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Harvard Affiliates Gather at Vigil to Mourn Palestinian Lives Lost

Dozens of Harvard affiliates gathered in front of Memorial Church Sunday evening for a vigil to mourn Palestinian lives lost in the Israeli-Palestinian conflict.
Dozens of Harvard affiliates gathered in front of Memorial Church Sunday evening for a vigil to mourn Palestinian lives lost in the Israeli-Palestinian conflict. By Julian J. Giordano
By Joyce E. Kim, Crimson Staff Writer

More than 40 Harvard affiliates gathered on the steps of Memorial Church on Sunday evening for a vigil to mourn the deaths of Palestinians in the Israeli-Palestinian conflict.

Organized by members of the Harvard College Palestine Solidarity Committee, the candlelit vigil comes roughly two weeks after a Feb. 22 Israeli Defense Forces raid in Nablus — a city in the West Bank — that killed 11 Palestinians and wounded more than 100.

During the vigil, attendees stood in a circle as they shared their personal reasons for mourning. Afterward, an organizer read out the names of some of the Palestinians killed in attacks in January, leaving a moment of silence after each name.

Joshua D. Willcox ’23-’24, a PSC member who spoke at the vigil, said in an interview that he helped organize the vigil to honor the Palestinian lives lost to what he described as “an apartheid regime.”

“The massacre of those 11 Palestinians was particularly horrific,” Willcox said. “But it’s almost a Palestinian being shot every day.”

“It should be a vigil every day,” Willcox added.

Nadine S. Bahour ’22, former co-president of the PSC, said she found it “striking” and “heartwarming” to hear attendees’ different backgrounds and reasons for coming to the vigil.

“It was also very heartwarming to see alumni from over 10 years ago come and share that this is something that they couldn’t speak about — and no one dared speak about — at Harvard when they were students, and that now, this is something that we can do,” Bahour said.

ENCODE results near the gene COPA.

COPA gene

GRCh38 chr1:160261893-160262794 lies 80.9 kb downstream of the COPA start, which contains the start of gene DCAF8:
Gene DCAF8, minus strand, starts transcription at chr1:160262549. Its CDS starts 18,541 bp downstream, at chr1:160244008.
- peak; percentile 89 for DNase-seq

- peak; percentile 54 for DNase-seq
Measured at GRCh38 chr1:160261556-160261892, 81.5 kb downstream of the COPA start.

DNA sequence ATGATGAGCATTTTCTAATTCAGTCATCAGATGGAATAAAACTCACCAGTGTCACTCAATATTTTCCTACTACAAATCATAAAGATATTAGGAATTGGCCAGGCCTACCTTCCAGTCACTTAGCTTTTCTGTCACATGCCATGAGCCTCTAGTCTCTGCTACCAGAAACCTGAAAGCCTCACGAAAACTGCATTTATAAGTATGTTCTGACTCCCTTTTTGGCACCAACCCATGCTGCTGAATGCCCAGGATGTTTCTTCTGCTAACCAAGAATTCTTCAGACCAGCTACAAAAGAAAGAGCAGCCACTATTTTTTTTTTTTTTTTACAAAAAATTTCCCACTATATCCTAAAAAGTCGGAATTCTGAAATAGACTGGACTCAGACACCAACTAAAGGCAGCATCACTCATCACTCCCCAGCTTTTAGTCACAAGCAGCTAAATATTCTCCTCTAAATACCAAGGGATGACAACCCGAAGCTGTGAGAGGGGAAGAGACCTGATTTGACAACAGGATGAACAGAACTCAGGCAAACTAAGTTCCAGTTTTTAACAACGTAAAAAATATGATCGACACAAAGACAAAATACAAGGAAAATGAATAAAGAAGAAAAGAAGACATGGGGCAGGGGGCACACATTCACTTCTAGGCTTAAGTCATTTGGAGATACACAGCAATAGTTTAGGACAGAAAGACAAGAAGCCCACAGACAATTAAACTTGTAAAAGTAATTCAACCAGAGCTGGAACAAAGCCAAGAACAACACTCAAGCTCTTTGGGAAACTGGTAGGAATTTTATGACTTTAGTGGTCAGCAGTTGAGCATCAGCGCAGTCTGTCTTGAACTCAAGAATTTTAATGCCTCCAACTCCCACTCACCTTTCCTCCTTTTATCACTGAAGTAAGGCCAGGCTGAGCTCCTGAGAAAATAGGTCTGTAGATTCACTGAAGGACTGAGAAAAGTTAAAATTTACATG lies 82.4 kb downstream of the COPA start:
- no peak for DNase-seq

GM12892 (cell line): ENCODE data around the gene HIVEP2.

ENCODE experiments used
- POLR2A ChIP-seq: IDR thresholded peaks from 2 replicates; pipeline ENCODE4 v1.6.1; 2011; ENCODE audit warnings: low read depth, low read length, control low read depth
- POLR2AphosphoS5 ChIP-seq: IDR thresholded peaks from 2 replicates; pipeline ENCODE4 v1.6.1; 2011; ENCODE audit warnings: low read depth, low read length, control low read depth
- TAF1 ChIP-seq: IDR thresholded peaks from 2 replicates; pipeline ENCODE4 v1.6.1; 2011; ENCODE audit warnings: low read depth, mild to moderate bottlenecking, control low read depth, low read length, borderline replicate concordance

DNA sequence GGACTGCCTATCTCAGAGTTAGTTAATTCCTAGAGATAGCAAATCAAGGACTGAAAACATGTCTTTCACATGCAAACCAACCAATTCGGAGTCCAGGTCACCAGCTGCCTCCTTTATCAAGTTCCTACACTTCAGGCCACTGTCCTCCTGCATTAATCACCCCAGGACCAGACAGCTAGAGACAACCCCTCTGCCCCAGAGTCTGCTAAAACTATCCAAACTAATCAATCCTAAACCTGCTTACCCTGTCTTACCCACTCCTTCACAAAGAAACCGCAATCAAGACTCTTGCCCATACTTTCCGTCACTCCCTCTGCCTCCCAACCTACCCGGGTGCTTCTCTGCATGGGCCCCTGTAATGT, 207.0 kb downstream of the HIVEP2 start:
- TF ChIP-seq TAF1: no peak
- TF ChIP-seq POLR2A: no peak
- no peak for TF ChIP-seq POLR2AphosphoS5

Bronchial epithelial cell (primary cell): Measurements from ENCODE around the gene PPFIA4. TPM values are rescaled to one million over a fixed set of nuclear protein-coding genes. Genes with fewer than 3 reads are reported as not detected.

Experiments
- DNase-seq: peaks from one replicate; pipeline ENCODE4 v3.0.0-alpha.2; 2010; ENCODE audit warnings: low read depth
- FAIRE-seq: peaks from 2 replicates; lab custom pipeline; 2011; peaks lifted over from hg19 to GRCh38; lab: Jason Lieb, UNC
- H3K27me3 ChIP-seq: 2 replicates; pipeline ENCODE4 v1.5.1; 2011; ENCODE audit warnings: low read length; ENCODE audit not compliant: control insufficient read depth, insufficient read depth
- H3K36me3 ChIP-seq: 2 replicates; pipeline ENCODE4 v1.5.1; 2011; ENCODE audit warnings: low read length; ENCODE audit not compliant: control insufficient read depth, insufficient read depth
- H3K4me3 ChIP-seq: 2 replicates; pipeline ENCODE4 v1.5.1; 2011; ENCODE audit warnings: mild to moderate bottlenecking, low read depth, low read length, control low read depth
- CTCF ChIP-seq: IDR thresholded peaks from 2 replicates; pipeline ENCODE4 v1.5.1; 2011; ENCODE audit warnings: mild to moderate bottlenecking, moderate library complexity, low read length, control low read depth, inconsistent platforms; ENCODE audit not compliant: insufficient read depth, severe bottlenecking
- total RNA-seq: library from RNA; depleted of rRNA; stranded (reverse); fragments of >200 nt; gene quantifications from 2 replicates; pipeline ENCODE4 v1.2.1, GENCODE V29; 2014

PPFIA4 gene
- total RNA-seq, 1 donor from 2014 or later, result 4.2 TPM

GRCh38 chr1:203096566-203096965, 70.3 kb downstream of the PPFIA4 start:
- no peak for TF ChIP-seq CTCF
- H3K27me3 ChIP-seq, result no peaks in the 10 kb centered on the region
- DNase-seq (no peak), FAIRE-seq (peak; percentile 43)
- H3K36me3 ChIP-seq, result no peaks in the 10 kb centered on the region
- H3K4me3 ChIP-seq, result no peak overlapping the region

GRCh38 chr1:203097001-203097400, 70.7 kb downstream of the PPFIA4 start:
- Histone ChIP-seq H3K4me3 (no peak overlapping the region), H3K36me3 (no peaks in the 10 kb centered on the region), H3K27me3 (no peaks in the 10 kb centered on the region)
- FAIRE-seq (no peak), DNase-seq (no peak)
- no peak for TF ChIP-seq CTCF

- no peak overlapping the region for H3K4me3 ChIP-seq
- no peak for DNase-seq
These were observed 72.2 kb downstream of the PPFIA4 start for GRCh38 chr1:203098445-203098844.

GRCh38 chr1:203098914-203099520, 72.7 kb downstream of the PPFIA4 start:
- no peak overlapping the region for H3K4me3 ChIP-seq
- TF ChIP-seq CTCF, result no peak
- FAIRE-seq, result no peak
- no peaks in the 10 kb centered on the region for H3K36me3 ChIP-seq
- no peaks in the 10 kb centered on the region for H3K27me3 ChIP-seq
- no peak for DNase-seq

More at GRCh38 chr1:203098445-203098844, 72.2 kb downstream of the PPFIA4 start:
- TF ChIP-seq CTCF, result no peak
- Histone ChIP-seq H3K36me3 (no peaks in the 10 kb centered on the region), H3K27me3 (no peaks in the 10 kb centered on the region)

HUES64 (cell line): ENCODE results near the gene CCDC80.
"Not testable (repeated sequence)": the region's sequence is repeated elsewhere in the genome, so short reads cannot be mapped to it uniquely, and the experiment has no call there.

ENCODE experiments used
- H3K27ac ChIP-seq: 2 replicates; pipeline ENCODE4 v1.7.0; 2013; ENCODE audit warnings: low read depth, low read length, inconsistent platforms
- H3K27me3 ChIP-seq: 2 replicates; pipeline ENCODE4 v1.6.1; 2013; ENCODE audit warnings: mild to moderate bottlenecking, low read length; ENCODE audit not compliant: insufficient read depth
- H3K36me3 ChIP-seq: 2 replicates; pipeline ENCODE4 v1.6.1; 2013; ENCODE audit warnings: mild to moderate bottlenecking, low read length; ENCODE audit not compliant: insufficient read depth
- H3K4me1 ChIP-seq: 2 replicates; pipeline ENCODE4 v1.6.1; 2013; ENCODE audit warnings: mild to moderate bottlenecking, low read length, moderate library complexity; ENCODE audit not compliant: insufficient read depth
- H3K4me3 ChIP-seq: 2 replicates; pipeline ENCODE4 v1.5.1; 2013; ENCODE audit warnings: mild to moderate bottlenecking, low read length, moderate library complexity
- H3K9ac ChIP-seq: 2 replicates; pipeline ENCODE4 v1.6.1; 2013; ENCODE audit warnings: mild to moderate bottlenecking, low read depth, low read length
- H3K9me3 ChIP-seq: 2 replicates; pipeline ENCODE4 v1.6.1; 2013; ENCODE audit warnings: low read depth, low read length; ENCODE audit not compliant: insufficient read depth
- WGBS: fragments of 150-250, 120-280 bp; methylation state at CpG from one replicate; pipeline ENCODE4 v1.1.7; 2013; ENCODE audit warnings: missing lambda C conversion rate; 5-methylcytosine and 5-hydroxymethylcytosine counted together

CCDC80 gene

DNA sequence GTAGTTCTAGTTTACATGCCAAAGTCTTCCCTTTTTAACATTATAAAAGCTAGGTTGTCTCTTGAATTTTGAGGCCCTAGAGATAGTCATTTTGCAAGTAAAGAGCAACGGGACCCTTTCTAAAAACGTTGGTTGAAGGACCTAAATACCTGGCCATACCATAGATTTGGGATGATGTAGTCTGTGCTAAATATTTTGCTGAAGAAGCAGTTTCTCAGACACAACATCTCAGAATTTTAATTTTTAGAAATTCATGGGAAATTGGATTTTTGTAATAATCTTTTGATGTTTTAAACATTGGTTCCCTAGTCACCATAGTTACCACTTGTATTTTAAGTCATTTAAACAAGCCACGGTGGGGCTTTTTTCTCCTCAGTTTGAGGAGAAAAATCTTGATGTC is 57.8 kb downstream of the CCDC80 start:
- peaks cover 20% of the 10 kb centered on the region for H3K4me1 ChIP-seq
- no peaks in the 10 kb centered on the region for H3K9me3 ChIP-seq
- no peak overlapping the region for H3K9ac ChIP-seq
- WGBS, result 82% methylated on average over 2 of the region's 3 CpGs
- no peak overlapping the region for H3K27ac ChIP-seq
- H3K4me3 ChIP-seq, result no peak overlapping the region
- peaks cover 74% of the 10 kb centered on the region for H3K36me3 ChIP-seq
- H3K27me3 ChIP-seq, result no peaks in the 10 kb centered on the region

Willcox called on Harvard leadership to make a statement against Israel’s presence in Palestine, rather than what he called “the usual pathetic weak stance that they take.”

“People don’t want an expression of dismay at lives lost. That’s what people suffering under this violence have heard for far too long — ‘We’re sorry,’ ‘This is a bad event,’ and ‘This is disgraceful’ or whatever — and then they do nothing,” Willcox said.

Bahour added that she believes Harvard has an “obligation to take an action” and “divest from Israeli apartheid.”

Harvard spokesperson Jason A. Newton declined to comment on student criticisms at the vigil.

University President Lawrence S. Bacow will travel to Israel, Palestine, and Jordan later this month for one of his final international trips as Harvard’s president.

Bahour said she hopes the vigil demonstrated to Palestinian students that they are supported on campus and inspires students who attended to take action.

“So many of the speakers were talking about hope and about doing something,” Bahour said. “Every Harvard student should be doing something, and if they needed a reminder — which they shouldn’t — but this is it.”

Willcox called on Harvard affiliates to act in solidarity by flying the Palestinian flag “at Harvard and across the world” and honoring those who have died in the conflict.

“Palestinians living under apartheid do not attend Harvard, live in the United States, or reap the necessary freedom and platform which follows,” Willcox said. “We do — some of us do — and solidarity means recognizing and acting upon those facts, upon our freedoms and our platforms.”

—Staff writer Joyce E. Kim can be reached at

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